- Recognize creative teachers and teaching. Recently, I was privileged to honor teachers who had reached tremendous tenure milestones in our district. This kind of recognition is special, but insufficient. It is important to recognize teachers who boost engagement and help address the school engagement cliff by designing and implementing lessons that boost students’ ability to learn difficult material, while leveraging their talents, skills and interests to get work done.Gallup Student Poll results show that older students are less likely than younger students to strongly agree that their teachers make them feel their schoolwork is important. Leaders should take every chance to recognize teachers who help students feel that the content they are learning and projects they are completing are relevant. This could help blunt the effects of boredom and increase students’ desire to expend discretionary effort that can help facilitate their readiness for the future.
- Have fun. Last year, I snapped a picture of a group of high school students standing outside the school doors, waiting anxiously to get into a Friday night dance. It was fun to see how excited they were to get inside the building. I wondered what could be done to help students feel just as excited to come to school on random Tuesday mornings. Finding ways to make school days more fun can increase students’ positive emotions, and those good feelings can serve as a platform for building engagement that leads to learning growth.
- Model engagement. Teachers and school leaders have the unique opportunity to model engagement. Engaged staff members show students every day what it is like to live, learn and work together.Gallup research suggests there is a link between teacher engagement and student engagement.One way to help battle the school engagement cliff is to prioritize and model teacher and staff engagement. Teachers’ excitement and enthusiasm for learning, their support and care for one another, and their strong commitment to excellence will inspire students to commit to becoming their best selves at school each day.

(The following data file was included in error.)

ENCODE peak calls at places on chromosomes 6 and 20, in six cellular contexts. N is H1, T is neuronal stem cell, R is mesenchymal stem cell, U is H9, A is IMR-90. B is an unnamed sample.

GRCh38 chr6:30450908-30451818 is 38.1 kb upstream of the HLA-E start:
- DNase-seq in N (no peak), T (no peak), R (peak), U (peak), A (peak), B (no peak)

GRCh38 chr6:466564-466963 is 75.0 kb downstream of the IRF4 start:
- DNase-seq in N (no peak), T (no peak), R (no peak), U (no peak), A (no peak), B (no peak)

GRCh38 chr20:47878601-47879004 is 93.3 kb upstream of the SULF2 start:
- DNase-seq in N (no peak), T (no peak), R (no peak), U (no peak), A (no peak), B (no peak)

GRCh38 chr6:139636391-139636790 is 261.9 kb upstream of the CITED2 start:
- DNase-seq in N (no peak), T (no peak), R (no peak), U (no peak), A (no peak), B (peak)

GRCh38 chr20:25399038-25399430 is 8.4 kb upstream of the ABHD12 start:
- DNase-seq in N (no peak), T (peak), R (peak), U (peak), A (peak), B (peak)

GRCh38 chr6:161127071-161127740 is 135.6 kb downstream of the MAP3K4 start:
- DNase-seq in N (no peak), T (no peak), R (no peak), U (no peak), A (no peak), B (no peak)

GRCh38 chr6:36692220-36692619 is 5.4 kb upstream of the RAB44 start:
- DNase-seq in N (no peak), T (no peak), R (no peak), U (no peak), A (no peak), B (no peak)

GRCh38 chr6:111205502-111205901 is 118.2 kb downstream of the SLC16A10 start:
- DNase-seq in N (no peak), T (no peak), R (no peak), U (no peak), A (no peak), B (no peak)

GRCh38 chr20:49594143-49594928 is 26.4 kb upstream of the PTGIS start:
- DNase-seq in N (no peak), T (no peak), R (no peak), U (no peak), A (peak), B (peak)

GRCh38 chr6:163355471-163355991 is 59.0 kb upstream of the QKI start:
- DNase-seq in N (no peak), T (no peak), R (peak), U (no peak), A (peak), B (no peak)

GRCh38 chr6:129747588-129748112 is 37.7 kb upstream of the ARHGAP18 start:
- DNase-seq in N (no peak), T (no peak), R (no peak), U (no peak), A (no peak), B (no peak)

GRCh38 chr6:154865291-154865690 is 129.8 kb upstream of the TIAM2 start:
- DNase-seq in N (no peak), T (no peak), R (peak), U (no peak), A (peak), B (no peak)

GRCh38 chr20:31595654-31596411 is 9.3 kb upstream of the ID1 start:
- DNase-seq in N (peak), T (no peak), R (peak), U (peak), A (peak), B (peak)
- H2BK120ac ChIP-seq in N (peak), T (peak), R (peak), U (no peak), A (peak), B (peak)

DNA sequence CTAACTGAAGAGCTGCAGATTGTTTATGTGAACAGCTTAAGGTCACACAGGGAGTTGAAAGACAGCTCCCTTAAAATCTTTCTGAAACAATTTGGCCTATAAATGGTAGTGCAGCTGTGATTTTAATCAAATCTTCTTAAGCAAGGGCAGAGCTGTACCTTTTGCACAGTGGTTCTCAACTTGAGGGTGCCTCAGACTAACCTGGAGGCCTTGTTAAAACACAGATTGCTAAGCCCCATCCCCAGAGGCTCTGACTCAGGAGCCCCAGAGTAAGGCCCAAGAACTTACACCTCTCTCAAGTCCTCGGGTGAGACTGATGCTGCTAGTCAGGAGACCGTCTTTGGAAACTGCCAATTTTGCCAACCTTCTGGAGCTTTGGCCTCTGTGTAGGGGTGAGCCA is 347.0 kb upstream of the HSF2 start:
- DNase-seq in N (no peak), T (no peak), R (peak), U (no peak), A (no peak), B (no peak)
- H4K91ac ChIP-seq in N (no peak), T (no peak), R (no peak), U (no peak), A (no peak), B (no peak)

Before you plunk down your spare change on college, you might just want to have an idea what you want to study, if it requires a degree. It can only help to know what direction you’re taking. Here are some places to look for help.
The United States Bureau of Labor statistics provides the Occupational Outlook Handbook. The Handbook looks at highest paying jobs, jobs with high growth rate, level of education required, types of training, and job projections, and gives you all the relevant information.
Gail Virtual Reference Library (library card is necessary), provides 14 titles that are geared towards preparing for careers that do not require a college degree, and help to discern if those careers are right for you. These careers range from clerical exams to public safety dispatcher. In addition, there’s help for those trying to get through school, such as Boarding School Survival and Teen Guide to College and Career Planning. For grown women, they have Learn, Work, Lead: Things Your Mother Won’t Tell You. In addition, have in your mind that you want to attend Graduate School, there are test prep guides that may help you decide if that’s in your future.
College Board has a great search engine for exploring what careers you can have by doing what you love, and helps to determine your major.
What’s My Major? Quiz If you must go to college, and you must know your major, you must take this quiz. I like this one because it visually represents where each question it taking you, and in the end there is one answer, but many other paths that show what your capabilities.
I wish I could say I wrote this. I wish I could say I followed this. Here’s where it came from :
Muchnick, Justin Ross. “Planning Your Education While in High School.” Teens’ Guide to College & Career Planning: Your High School Roadmap to College & Career Success, 12th ed., Peterson’s, 2016, pp. 49-63. Gale Virtual Reference Library,